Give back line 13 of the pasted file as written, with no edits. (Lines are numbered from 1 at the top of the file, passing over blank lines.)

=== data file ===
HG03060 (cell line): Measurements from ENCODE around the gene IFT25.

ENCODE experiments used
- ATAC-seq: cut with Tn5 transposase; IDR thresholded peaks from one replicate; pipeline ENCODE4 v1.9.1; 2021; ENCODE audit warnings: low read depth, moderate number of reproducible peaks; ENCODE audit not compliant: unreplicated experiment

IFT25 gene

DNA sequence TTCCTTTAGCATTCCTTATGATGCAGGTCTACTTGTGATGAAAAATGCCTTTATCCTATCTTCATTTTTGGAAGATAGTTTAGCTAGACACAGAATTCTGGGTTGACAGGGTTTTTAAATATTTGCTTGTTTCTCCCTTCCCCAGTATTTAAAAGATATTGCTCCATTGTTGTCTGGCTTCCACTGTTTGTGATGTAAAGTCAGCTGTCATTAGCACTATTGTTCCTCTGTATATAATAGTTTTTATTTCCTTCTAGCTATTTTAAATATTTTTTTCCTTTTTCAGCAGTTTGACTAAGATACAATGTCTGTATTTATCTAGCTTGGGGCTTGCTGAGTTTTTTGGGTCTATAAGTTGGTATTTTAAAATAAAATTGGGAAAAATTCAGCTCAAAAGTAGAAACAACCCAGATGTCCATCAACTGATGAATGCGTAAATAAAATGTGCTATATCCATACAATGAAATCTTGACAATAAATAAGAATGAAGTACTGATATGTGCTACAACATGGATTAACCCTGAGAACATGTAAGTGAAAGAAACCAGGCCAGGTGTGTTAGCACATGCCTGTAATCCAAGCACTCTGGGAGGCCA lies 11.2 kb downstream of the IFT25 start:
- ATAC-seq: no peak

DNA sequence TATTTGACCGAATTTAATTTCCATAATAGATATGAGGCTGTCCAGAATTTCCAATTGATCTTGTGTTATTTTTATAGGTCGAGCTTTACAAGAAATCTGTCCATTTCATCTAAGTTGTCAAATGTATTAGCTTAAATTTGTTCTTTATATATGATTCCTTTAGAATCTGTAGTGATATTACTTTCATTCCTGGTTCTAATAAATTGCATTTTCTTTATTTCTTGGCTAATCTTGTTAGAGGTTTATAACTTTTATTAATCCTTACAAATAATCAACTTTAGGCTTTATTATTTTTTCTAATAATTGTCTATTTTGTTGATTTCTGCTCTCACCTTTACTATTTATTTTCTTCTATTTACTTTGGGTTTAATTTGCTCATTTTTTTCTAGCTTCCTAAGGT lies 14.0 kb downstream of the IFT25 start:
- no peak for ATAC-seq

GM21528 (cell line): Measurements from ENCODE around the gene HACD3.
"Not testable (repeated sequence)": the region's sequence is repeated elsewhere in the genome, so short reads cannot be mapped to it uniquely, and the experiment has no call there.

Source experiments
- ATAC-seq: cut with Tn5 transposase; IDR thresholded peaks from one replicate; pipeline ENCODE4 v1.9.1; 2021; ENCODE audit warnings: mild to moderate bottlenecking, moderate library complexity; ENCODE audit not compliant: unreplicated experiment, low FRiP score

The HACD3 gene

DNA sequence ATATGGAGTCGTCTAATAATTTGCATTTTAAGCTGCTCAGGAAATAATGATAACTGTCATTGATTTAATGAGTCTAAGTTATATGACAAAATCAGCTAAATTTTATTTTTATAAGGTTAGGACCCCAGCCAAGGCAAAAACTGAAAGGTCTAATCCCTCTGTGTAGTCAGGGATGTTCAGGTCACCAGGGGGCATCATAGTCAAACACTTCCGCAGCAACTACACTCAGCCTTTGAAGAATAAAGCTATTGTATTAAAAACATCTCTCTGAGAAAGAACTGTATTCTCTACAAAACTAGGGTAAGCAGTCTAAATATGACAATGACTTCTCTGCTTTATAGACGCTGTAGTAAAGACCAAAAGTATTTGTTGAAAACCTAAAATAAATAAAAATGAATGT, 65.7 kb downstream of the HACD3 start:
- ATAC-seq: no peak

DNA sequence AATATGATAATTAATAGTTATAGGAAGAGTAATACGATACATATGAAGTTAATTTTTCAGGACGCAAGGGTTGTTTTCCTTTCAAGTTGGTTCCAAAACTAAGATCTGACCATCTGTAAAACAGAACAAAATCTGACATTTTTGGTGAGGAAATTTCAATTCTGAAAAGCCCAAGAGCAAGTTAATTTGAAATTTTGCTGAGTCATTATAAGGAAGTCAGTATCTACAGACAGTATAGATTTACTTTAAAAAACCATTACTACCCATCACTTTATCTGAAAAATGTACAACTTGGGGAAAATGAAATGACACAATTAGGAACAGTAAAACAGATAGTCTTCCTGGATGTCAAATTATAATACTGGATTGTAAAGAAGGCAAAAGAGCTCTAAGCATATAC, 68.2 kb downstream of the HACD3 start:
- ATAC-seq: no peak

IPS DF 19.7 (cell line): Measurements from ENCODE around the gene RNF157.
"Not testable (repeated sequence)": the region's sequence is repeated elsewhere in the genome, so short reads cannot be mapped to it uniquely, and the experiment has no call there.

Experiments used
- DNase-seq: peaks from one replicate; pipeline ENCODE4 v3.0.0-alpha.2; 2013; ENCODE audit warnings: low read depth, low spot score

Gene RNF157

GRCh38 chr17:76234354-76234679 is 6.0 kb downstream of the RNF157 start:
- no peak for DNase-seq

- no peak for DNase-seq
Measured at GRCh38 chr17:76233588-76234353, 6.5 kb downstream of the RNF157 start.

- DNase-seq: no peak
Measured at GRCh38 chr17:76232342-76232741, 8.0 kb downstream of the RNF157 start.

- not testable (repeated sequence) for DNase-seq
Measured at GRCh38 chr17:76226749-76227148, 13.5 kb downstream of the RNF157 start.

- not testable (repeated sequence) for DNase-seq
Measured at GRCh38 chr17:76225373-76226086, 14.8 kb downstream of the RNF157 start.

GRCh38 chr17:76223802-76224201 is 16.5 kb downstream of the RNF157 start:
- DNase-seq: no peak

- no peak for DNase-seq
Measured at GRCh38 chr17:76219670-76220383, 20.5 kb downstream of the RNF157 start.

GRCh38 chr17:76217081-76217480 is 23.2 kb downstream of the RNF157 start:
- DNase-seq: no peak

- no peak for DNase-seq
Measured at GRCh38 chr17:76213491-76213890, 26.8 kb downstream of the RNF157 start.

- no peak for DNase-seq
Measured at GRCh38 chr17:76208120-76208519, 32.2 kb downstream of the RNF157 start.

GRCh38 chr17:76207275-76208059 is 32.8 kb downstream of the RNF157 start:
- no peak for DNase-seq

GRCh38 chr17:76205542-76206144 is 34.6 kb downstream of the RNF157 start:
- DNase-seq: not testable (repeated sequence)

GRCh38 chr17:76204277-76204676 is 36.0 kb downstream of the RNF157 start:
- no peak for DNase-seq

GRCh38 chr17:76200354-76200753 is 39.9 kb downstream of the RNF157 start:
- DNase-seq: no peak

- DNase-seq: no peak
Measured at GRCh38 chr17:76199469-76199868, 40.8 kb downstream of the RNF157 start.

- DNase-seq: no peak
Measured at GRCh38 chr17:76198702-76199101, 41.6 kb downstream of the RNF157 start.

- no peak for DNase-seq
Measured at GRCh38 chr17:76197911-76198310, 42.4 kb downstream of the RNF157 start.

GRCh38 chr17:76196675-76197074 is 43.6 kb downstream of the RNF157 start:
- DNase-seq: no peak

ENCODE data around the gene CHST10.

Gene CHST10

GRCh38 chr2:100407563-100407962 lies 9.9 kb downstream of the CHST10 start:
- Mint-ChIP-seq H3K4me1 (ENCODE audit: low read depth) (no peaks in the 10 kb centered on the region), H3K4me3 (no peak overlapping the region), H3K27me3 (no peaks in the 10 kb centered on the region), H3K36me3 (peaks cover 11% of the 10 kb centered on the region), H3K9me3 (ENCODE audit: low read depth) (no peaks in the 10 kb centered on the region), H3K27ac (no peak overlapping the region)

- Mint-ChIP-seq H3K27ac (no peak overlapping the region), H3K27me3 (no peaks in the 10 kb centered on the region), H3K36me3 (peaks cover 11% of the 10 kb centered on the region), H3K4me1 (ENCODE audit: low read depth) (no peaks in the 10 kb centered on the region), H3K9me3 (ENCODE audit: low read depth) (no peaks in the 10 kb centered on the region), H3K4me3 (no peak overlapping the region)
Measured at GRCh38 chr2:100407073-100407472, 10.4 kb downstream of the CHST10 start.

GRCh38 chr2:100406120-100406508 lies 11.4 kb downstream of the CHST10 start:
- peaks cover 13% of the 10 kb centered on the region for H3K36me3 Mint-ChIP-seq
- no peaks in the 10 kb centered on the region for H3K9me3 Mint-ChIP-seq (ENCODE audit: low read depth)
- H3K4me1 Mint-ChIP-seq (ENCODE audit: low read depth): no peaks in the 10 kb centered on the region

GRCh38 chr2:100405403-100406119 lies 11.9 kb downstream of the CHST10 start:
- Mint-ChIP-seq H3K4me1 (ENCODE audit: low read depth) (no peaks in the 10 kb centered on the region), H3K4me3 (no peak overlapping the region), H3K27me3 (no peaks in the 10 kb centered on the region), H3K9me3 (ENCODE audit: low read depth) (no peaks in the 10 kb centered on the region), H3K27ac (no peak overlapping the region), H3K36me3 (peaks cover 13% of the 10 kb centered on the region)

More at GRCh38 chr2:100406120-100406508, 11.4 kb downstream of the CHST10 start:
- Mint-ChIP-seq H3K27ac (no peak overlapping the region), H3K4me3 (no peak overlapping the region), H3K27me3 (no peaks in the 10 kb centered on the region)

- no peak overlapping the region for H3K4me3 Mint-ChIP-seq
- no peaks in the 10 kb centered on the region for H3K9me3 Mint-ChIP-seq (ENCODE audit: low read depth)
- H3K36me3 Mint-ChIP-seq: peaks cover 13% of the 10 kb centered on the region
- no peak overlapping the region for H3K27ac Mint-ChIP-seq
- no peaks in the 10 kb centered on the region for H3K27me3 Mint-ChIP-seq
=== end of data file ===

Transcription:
The HACD3 gene